International Data Corp. (IDC) argued in a recently released report that Microsoft Corp. and the information-technology industry as a whole would be better off if the company were broken up.
Microsoft offspring, divided along operating-system, application, tools and database lines, would then be free to offer products for other operating systems "and get away from the stranglehold of the [Windows] NT-only platform," said IDC analyst Tony Picardi, one of the authors of the report, which was prepared for clients of Framingham, Massachusetts-based IDC.
Microsoft's continued goal of selling comprehensive, Windows-specific packages to customers is "unrealistic," said Picardi. Offering Microsoft-only solutions "is the same thing as saying 'We're not going to trade with you unless you speak English.'"Microsoft is fighting off the threat of a breakup in the antitrust case filed by 19 states and the U.S. Department of Justice. Government attorneys in the case have long favored structural relief -- a remedy that doesn't require ongoing regulatory oversight. That has generally either meant a breakup or selling the source code for Windows.
One source close to the case said that while no agreement has been reached on just what to do, a consensus is emerging.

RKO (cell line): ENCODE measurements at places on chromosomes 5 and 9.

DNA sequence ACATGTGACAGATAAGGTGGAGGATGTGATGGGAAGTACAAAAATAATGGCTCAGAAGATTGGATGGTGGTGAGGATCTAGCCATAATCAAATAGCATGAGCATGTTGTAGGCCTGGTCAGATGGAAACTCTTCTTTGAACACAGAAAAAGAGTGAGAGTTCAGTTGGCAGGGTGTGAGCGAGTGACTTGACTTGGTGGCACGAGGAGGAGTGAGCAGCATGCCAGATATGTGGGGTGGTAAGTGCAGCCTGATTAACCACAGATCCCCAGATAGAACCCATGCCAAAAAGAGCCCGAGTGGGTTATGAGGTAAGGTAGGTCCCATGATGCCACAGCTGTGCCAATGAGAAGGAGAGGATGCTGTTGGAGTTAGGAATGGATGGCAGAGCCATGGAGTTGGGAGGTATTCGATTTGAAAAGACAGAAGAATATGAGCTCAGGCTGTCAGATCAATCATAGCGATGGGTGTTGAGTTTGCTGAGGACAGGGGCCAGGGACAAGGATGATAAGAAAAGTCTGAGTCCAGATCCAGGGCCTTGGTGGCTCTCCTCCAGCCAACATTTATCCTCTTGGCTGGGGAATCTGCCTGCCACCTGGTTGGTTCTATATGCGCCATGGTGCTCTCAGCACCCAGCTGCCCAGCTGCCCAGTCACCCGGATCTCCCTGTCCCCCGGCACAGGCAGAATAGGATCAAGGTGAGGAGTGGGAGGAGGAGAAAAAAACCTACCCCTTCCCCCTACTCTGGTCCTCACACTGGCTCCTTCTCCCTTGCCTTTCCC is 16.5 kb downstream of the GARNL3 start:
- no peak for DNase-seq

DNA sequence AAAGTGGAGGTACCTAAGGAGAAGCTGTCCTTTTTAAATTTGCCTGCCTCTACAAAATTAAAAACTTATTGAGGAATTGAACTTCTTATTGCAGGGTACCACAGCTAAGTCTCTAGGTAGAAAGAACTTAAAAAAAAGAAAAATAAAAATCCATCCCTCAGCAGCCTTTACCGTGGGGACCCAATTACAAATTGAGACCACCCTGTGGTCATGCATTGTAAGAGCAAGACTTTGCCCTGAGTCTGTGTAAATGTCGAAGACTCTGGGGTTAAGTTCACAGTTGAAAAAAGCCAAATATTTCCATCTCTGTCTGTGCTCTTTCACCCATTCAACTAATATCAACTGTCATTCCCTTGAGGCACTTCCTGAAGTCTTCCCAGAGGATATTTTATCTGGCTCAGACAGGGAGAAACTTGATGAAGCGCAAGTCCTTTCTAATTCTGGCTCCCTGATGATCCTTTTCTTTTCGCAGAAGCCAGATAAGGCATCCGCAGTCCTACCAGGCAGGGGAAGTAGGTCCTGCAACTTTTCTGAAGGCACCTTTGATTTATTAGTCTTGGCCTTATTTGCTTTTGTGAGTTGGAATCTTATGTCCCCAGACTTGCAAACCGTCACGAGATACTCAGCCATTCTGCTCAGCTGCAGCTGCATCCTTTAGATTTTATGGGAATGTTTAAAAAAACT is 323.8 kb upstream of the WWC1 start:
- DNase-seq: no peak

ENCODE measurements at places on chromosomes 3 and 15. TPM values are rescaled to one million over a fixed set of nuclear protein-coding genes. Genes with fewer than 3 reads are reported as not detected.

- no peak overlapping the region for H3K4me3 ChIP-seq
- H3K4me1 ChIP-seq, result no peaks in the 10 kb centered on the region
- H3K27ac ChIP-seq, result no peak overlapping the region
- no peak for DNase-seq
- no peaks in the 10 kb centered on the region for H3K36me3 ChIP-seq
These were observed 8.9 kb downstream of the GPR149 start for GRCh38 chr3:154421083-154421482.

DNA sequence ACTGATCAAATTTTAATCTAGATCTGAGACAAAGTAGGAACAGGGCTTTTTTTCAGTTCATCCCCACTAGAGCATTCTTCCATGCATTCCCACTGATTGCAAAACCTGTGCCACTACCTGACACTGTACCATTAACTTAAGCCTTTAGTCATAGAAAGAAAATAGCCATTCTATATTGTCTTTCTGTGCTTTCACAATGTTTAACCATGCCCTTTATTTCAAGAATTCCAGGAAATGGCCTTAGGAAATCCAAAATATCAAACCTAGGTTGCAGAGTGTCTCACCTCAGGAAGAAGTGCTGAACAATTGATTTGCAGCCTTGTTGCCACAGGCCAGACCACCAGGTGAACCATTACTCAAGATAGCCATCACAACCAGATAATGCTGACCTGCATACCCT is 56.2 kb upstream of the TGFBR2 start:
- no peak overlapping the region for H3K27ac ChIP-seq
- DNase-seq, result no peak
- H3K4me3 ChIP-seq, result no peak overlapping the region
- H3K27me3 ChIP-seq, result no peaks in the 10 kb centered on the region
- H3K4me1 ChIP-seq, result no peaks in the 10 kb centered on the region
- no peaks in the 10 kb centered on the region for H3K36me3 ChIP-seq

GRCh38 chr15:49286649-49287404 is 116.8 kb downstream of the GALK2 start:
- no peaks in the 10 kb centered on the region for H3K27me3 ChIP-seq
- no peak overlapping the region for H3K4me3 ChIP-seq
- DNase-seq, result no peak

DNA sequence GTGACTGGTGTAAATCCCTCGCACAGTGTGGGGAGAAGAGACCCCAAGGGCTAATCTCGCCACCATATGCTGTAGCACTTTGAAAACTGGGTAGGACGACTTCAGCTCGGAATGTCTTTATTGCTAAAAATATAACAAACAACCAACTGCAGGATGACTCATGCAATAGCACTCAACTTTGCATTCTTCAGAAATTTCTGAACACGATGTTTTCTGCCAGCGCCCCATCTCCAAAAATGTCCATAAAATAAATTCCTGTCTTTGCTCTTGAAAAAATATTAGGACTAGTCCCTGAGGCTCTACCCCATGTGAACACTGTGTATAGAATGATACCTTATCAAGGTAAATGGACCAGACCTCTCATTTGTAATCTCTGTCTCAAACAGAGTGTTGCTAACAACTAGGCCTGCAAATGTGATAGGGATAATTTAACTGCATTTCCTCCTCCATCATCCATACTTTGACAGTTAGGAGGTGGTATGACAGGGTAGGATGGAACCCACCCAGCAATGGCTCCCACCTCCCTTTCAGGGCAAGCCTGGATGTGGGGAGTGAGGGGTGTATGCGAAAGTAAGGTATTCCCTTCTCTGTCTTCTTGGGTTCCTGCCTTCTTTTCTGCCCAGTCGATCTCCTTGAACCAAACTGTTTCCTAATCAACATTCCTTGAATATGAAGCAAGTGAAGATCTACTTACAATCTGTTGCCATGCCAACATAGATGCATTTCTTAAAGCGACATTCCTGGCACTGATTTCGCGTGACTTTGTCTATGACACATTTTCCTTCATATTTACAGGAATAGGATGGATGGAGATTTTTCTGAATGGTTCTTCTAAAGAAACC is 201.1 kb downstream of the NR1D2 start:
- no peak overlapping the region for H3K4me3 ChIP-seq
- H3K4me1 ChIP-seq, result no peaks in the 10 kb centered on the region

But Michael Geran, an analyst at the Pershing division of Donaldson, Lufkin & Jenrette Inc. in Jersey City, New Jersey, said a breakup of Microsoft might not necessarily be the better deal for investors.
In Microsoft's case, the premium commanded by the stock "in part reflects three things: the perceived financial strength and synergy between the pieces; the balance and forecastability of the earnings, which are important to institutional investors; and liquidity concerns," said Geran. "While people may argue that the parts are worth more than the whole, sometimes the marketplace doesn't work that way."
"A breakup remains a highly unlikely scenario," argued Hillard Sterling, an attorney at Gordon & Glickson PC in Chicago.
"Microsoft would never agree to a breakup in a settlement, and a breakup probably wouldn't survive the appellate process," said Sterling. "A breakup is an overblown reaction to the government's relatively narrow claims, [and] is totally unnecessary to enhance browser competition."
Microsoft spokesman Jim Cullinan said Redmond hadn't seen the IDC report, but Microsoft officials don't "believe that there's anything in this lawsuit that would result or dictate into such a harmful and severe resolution, like breaking up a successful company."
"I'm not sure what the rationale is behind this report," said Cullinan, "but this suggestion of breaking up the company is just not good for the company, the industry or consumers."